When compared with the western front, Australian experiences at Gallipoli were insignificant. Discuss.
When compared with the western front, Australian experiences at Gallipoli were extremely significant, and Gallipoli can even be seen as the birthplace of modern Australia. One positive aspect of the Gallipoli campaign was the creation of the unique ‘Australian-ness’ that we still associate with ourselves today. Another significant experience at Gallipoli was the horrific conditions of the trenches and the battlefields where the Anzac’s fought and died. Gallipoli was also the first time Australians had fought for Australia and not just for one of the separate colonies, and as such, was seen as a test for Australia. All of these experiences are of the utmost importance to Australia and were critical in shaping our new nation’s future.
One of the very few positives to emerge from the Gallipoli campaign was the establishment of present day Australian beliefs, characteristics and moral values. Mateship was a critical part of the campaign at Gallipoli, as without it morale would have crumbled and soldiers wouldn’t have been able to trust each other with their lives as implicitly. Hordes of young people enlisted to go to war and many cited their sole reason for enlisting was that “all my mates had, and it would be improper if I did not” in the words of Corporal Rupert Jenkie. Bravery and sacrifice was another cornerstone of Gallipoli as without these traits the Anzac spirit wouldn’t represent the same ideals it does today. The Australians always followed orders (often against better judgement) and were willing to lay their lives on the line to achieve the objectives set out by their superior officers. This is shown is a multitude of battles the Australians fought in, but perhaps the most famous example was at the battle of the Nek, where the entire Australian 8th and 10th light horse divisions was sacrificed in a diversionary attack. Charles Bean, a famous war correspondent, wrote that “these Anzacs seem to be the bravest men of all” after witnessing the waves of men charging at the Turkish trenches during the battle of lone pine. Other significant Australian characteristics founded at Gallipoli include generally supporting the underdog – because we were in that underdog position ourselves most of the campaign with Turkey having more soldiers and holding the high ground, and also the unique, Australian larrikin humour which we were renowned for. This easy-going, authority mocking humour would have been especially hard to maintain under the constantly depressing and demanding conditions of Gallipoli, and as such is of the utmost significance to our culture.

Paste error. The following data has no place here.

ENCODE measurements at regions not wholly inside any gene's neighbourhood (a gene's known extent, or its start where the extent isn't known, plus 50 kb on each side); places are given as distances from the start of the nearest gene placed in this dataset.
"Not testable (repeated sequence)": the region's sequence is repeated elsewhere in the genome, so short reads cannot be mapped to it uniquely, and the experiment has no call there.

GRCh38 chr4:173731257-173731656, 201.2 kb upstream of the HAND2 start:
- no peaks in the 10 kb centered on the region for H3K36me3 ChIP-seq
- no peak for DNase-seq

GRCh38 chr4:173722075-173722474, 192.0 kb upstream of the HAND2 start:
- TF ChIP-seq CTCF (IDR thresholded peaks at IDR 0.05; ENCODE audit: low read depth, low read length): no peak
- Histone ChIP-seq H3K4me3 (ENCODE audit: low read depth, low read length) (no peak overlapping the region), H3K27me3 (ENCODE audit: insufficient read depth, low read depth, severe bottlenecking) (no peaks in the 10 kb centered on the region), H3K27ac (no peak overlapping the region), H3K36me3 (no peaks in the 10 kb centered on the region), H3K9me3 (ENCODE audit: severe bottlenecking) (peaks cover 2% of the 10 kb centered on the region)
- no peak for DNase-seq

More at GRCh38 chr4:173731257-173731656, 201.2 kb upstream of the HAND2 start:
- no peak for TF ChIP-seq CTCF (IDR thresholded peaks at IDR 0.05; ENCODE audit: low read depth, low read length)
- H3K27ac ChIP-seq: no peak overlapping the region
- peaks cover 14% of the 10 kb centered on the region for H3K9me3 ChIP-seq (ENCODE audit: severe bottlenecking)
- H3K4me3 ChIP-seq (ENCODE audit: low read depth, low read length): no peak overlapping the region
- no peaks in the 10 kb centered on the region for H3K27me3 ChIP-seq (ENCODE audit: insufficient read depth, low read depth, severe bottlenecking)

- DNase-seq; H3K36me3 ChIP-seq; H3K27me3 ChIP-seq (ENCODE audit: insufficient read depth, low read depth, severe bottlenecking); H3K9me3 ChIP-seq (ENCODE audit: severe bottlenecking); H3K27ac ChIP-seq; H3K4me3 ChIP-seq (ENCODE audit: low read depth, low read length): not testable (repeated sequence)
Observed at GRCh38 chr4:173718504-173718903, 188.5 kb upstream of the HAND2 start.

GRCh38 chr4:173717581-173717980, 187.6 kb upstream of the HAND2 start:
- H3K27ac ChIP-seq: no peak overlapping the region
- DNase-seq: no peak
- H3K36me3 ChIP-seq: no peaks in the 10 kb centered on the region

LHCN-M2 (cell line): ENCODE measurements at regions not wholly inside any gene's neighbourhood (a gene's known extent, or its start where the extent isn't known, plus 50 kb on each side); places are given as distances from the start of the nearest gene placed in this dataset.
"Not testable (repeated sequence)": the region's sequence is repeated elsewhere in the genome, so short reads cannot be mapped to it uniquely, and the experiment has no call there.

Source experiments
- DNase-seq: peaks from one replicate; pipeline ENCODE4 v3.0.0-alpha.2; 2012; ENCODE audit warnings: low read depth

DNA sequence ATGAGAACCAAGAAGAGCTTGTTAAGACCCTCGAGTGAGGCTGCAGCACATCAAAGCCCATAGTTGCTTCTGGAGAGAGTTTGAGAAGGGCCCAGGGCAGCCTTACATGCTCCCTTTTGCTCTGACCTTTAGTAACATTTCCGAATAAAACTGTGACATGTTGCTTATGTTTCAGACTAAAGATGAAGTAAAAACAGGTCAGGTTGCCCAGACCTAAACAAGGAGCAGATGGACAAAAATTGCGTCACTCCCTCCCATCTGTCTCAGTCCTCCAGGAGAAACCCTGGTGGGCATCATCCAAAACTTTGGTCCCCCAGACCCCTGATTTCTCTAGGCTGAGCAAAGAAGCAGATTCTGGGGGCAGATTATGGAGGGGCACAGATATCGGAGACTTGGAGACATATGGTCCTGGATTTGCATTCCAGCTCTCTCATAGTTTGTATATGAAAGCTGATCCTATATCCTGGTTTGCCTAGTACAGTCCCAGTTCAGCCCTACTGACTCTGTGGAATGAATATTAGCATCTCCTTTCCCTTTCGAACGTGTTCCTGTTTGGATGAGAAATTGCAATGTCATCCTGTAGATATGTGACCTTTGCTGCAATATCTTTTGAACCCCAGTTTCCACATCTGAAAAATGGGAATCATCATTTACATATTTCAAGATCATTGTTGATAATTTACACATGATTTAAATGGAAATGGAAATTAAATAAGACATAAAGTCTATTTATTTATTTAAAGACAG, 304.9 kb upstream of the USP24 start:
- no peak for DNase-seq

... First World War that changed Australia. The ANZAC experience originated at Gallipoli where, on 25 April 1915, the 3 rd Australian Infantry Brigade of the ... is not only Australians who commemorate the ANZAC experience. The New Zealanders and British lost thousands in the campaign and the Gallipoli Association in London ...
One of the most defining characteristics of the Gallipoli campaign were the physical conditions that the Anzac’s were forced to endure there. For half of the year the weather was extremely hot and dusty, while during winter it was bitterly cold with rain often filling both sides trenches. The weather took its toll on the troops and disease was rife. Dead (and in some cases still living) bodies were left to rot in the sun in between the opposing trenches. Flies were everywhere and it was impossible to even eat without flies getting into your mouth as this excerpt from The Desert Column shows: “My new mate was sick and could not eat. I tried to and would have but for the flies… when I opened the tin the flies rushed inside fighting amongst themselves.” Malnutrition as a consequence of poor hygiene and bad diet was especially prevalent, and during the entire Gallipoli campaign it was estimated that 2 in every 3 Allied soldiers was affected by dysentery. Water was also very scarce for a lot of the time; ships brought in most of the fresh water but troops were also forced to bore their own wells, and it was common practice for soldiers to steal water canteens off dead comrades and even enemies. In late November 1915, Gallipoli was awash with water as a huge storm hit the peninsula. Trenches flooded and the torrential rain swept men, supplies and numerous possessions away. “It was like the floodgates from heaven had opened” described lance corporal J. Duncan in a letter home. “Men were sucked from grasp just inches away”. Burying dead bodies proved a challenge as the ground was under 2 feet of water in some spots. The Anzac’s however more than proved themselves with the way they managed to hold out at Gallipoli for 8 months, and this helped to establish pride in our national image.